In addition to Brushes with Cancer, Kenny and Annie will also have their art on display together at an upcoming Fulton Street Collective show that Kenny is curating. Titled “The Monochrome Show,” the exhibition opens May 5, 2023, and features 52 monochromatic works from 32 Chicago artists. It’s just another example of the duo’s back-and-forth relationship with art. 

“As far as Kenny and I go with art, it’s been like leapfrog,” Annie said. 

“I made sure that throughout my growth as an artist, I brought Annie along,” Kenny added. “She and I have had a connection throughout our friendship where if one of us is going through a difficult time, the other is there. We’ve always been there for each other to continue to lift each other up.”


Bringing Annie along to Brushes 


Kristin Wenc’s Brushes with Cancer piece for Kenny


Now that both Kenny and Annie are back in their art groove, they are ready to head into this year’s Brushes with Cancer program. During Kenny’s yearlong art hiatus, he had the pleasure of being an Inspiration for the first time. He asked to be paired with his friend, Kristin Wenc, the person who brought him into The Fulton Street Collective. It was just what he needed as part of his hiatus. 

“It was a relief to me to continue to be involved with Brushes but not have the sword of Damocles overhead that I have to finish a painting,” he said.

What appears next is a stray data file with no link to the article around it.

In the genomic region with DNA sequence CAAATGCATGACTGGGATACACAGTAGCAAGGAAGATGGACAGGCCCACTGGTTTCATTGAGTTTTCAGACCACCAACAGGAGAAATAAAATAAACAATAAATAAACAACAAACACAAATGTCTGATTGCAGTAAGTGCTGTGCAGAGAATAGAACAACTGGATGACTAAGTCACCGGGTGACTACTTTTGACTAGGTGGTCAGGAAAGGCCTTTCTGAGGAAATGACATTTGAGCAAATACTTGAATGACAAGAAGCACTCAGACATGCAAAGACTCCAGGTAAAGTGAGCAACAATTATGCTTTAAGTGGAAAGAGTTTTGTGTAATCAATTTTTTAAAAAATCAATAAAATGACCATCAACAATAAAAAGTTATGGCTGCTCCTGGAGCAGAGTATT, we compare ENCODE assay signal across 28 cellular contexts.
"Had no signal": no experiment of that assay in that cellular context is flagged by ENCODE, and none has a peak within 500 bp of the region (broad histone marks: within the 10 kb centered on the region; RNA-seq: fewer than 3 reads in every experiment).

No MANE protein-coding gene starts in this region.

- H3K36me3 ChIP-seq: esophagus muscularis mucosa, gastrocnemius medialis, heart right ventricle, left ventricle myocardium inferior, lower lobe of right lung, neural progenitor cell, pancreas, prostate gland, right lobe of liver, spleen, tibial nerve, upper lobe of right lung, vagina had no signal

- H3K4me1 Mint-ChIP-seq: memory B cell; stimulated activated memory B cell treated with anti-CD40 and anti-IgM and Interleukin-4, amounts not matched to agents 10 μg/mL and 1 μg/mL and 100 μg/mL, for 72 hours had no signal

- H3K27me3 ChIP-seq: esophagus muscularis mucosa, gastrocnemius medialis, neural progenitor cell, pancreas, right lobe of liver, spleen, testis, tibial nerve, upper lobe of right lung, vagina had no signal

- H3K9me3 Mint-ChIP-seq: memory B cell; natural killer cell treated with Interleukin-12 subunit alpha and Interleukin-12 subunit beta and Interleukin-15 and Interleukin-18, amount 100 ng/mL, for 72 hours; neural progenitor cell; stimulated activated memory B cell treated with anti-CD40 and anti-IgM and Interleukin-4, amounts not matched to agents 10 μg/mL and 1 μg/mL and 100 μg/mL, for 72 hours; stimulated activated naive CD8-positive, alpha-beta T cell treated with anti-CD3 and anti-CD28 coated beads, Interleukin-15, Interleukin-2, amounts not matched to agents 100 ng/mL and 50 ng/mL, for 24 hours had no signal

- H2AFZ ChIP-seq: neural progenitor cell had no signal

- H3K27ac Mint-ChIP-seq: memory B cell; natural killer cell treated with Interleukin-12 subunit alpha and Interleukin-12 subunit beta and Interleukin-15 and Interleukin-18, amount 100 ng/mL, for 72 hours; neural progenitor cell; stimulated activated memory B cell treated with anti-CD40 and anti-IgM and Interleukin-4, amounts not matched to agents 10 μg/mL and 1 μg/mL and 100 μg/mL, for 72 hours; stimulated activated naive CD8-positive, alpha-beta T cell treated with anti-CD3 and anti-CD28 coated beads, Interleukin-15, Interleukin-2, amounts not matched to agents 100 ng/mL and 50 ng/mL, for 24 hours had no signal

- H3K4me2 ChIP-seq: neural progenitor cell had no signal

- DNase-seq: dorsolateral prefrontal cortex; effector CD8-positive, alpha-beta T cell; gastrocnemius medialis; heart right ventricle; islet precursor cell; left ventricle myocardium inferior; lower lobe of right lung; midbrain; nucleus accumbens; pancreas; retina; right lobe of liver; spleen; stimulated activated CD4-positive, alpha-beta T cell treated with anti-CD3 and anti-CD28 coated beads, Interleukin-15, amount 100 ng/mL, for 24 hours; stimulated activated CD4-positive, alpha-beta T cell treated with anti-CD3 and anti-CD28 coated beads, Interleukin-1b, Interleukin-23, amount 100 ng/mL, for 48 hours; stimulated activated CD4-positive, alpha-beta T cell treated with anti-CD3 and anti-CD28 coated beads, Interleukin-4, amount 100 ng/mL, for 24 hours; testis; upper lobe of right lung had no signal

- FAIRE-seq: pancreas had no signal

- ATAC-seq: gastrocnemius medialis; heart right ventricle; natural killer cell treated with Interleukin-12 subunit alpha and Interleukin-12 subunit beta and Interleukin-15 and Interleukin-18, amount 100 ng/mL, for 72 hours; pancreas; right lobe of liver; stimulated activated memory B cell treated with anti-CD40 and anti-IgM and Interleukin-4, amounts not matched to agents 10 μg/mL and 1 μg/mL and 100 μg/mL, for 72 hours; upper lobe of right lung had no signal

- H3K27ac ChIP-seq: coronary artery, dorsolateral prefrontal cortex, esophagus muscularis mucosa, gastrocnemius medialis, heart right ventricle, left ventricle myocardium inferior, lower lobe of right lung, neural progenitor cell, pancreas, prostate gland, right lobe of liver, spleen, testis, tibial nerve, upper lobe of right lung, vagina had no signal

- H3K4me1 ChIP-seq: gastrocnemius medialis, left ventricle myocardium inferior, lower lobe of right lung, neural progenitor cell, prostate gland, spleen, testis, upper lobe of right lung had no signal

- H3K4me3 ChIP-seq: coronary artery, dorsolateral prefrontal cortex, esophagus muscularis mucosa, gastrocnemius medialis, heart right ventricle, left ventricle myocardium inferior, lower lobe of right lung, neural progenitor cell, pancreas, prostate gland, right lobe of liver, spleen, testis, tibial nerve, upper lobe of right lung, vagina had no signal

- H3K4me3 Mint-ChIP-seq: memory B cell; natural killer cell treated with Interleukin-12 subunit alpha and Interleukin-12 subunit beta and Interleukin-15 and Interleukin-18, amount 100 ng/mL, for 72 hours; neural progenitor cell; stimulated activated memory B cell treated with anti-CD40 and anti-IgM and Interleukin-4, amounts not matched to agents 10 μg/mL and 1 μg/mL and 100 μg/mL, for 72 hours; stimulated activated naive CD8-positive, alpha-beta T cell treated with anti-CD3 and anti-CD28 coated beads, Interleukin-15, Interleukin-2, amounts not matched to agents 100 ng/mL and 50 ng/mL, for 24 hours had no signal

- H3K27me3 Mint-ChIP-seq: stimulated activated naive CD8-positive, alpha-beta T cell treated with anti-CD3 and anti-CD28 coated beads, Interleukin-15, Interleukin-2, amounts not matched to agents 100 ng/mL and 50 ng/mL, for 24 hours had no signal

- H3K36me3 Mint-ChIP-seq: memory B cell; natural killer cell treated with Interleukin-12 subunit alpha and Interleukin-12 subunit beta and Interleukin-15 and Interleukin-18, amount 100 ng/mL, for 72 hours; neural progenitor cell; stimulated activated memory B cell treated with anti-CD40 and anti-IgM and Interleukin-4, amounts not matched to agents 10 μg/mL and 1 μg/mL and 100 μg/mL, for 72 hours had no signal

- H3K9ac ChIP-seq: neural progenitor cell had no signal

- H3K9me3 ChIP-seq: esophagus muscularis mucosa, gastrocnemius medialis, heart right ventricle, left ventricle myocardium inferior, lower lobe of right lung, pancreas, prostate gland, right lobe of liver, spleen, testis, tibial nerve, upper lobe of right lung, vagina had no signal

Now, he is entering a new year refreshed and with a friend that represents everything Brushes with Cancer is all about. 

“She will also bring a tremendous amount of compassion,” Kenny said of Annie. “The real benefit is not the painting, it’s the psychosocial support. Her Inspiration is going to be really lucky.”

Annie is looking forward to Brushes with Cancer for many reasons. The program is close to her heart, and with two family members who have faced diagnosis and treatment, she understands the challenges and complicated emotions cancer stirs up.  

“Watching what happens to a person and their whole network of support in the initial stages and after, the one theme I’m seeing is loneliness,” Annie said. “Both of my family members feel they lost friends and connections through fighting this disease. … It’s a lonely thing.”

Annie also sees the benefit of being a stranger to her Inspiration, and how this circumstance can provide a unique type of support. 

“Someone like me – who’s not in the family network, who’s not a close friend, who’s not focused on treatment – can be completely focused on that person’s story and contributions as a human being.”

Most of all, she’s looking forward to giving her Inspiration their creative power back.

“When you’re walking through life and hit with a potentially deadly disease, it’s a huge loss of control,” Annie said. “To be partnered with a creative person who can take that sadness, confusion, fear, everything that person has been through, and create something new out of that story is immeasurably helpful, especially when they and their family are stretched too thin to be creative themselves. To be linked with someone who’s not in that quagmire with you and who helps you create something beautiful can be so powerful.”